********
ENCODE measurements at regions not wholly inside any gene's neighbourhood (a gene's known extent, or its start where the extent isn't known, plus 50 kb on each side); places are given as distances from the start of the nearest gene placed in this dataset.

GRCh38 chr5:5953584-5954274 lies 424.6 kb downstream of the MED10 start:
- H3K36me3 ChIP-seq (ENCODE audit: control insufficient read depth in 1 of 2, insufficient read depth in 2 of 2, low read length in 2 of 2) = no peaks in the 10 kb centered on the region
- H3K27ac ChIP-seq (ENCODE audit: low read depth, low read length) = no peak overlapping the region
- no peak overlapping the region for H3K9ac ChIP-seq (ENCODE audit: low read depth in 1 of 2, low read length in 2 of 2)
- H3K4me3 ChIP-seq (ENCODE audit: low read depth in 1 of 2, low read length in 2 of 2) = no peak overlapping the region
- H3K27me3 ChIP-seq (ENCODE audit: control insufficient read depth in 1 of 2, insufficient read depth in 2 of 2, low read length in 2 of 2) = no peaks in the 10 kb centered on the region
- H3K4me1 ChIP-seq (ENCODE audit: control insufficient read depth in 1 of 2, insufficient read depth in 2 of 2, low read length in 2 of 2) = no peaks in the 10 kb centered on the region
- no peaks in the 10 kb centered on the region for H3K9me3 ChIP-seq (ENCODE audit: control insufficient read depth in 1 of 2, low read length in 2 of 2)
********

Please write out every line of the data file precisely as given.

ENCODE measurements at regions not wholly inside any gene's neighbourhood (a gene's known extent, or its start where the extent isn't known, plus 50 kb on each side); places are given as distances from the start of the nearest gene placed in this dataset.

GRCh38 chr5:5953584-5954274 lies 424.6 kb downstream of the MED10 start:
- H3K36me3 ChIP-seq (ENCODE audit: control insufficient read depth in 1 of 2, insufficient read depth in 2 of 2, low read length in 2 of 2) = no peaks in the 10 kb centered on the region
- H3K27ac ChIP-seq (ENCODE audit: low read depth, low read length) = no peak overlapping the region
- no peak overlapping the region for H3K9ac ChIP-seq (ENCODE audit: low read depth in 1 of 2, low read length in 2 of 2)
- H3K4me3 ChIP-seq (ENCODE audit: low read depth in 1 of 2, low read length in 2 of 2) = no peak overlapping the region
- H3K27me3 ChIP-seq (ENCODE audit: control insufficient read depth in 1 of 2, insufficient read depth in 2 of 2, low read length in 2 of 2) = no peaks in the 10 kb centered on the region
- H3K4me1 ChIP-seq (ENCODE audit: control insufficient read depth in 1 of 2, insufficient read depth in 2 of 2, low read length in 2 of 2) = no peaks in the 10 kb centered on the region
- no peaks in the 10 kb centered on the region for H3K9me3 ChIP-seq (ENCODE audit: control insufficient read depth in 1 of 2, low read length in 2 of 2)